By Jared Ferrie
WIN KITE, Myanmar (Reuters) - Three Muslim men peered over a bamboo fence built recently to fortify their village in central Myanmar. They gazed across dry rice paddies towards a nearby Buddhist community, looking for rising dust, a sign of an approaching mob.
It was a false alarm. But a day earlier, on Wednesday, about 100 Buddhists armed with sticks had gathered outside the fence, threatening to burn the village and kill them, said the villagers of Win Kite, about a two-hour drive from Myanmar's largest city, Yangon.
Police foiled that attack. But Muslims were taking no chances after four days of mob violence led by Buddhist monks in Meikhtila in March killed 44 people, mostly Muslims, and touched off a wave of unrest in central Myanmar that threatens to derail the country's nascent economic and political reforms.
"We have a plan to defend ourselves if they come and attack us," said Kin So, adding that many in Win Kite had armed themselves with clubs and swords as a precaution for when troops and police patrolling the area pull out.
The five-foot (1.5 meter) fence encircling Win Kite is a vivid illustration of divisions between Myanmar's Muslims and majority Buddhists that are beginning to cause problems elsewhere in Southeast Asia.
Indonesian police said on Friday they had foiled a plan to attack Myanmar's embassy in Jakarta, arresting two men late on Thursday and seizing explosives.
A spokesman told reporters the suspects had planned the attack in protest at the treatment of Rohingya Muslims in Myanmar. At least 192 people, mostly Rohingya, were killed last year in clashes with Buddhists in Rakhine State.
In April, eight people died when Muslim and Buddhist refugees clashed at an Indonesian immigration center.
On April 30, one man was killed in riots in Oakkan and nearby villages just 100 km (60 miles) north of Yangon, when a Muslim woman bumped into an 11-year-old novice monk, who dropped his alms bowl, damaging it.
The authorities are aware that such mundane incidents can spiral out of control in the present environment. A district officer said a measure that stops crowds from gathering had been imposed in Taikkyi, a town near Oakkan, as a precaution.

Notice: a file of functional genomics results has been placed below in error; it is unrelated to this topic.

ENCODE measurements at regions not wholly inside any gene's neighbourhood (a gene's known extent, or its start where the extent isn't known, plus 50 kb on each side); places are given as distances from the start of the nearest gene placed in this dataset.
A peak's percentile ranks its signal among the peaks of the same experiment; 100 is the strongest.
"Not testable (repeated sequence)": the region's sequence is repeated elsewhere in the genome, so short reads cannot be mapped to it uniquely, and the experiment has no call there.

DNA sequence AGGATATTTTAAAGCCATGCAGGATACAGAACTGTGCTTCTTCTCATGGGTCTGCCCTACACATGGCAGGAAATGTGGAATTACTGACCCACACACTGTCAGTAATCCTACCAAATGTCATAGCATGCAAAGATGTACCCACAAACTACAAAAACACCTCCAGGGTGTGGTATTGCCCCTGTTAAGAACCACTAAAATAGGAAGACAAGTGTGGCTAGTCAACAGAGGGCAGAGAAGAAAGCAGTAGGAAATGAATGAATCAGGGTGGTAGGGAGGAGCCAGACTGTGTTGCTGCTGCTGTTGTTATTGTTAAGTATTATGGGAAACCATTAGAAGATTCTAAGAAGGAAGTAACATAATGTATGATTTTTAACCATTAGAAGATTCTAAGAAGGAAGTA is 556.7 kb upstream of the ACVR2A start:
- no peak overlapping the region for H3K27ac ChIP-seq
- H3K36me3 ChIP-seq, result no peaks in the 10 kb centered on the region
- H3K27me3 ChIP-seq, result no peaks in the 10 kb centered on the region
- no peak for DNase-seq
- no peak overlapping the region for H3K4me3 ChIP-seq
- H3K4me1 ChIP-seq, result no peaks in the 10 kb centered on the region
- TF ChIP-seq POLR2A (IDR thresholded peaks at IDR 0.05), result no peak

Presidential spokesman Ye Htut said in a Facebook statement the authorities had averted trouble in the city of Mandalay when three motorcyclists rode through a Muslim neighborhood shouting that Buddhist monks had come to burn down their houses.
"Security personnel went to the site immediately and explained that it was not true," Ye Htut said. "They assured the people of security. An investigation is going on to expose and detain these instigators."
Yangon's deputy police commissioner, Thet Lwin, told Reuters 18 people had been arrested in connection with the Oakkan riots, including the woman who inadvertently started them, charged with "deliberate and malicious acts" that insult religion.
"According to our practice, we need to send her for trial since she was involved in the root cause of the incident," he said, adding that although she had bumped into the monk by accident, it was up to the court to decide her fate.
In the village of Win Kite, a 45-minute drive down dusty roads from Oakkan, 40 members of the security forces guaranteed peace - for now.
On Wednesday, police managed to push the mob back to Sa Phyu, a Buddhist village about a half hour's walk away. There they calmed the crowd, which agreed not to attack the Muslims, according to Deputy Commissioner Thet Lwin.
One man from Sa Phyu, who would not give his name because he feared arrest, confirmed the police had prevented the attack.
A Reuters investigation found radical Buddhist monks had been actively involved in the violence in Meikhtila in March.
People interviewed in Sa Phyu denied any involvement with monks and said there had not been any meetings or phone calls on Wednesday, adding some 700 Buddhists had gathered spontaneously from various villages in the area
Myint Shwe and fellow Muslims in Win Kite fear the mob will return and they remain virtual prisoners beyond their bamboo fence.
"Now we have police and military so it's safe," he said. "But when the security forces go back, we don't know what's going to happen."
(Additional reporting by Aung Hla Tun and Minzayar Oo in Myanmar and Kanupriya Kapoor in Jakarta; Editing by Alan Raybould and Nick Macfie)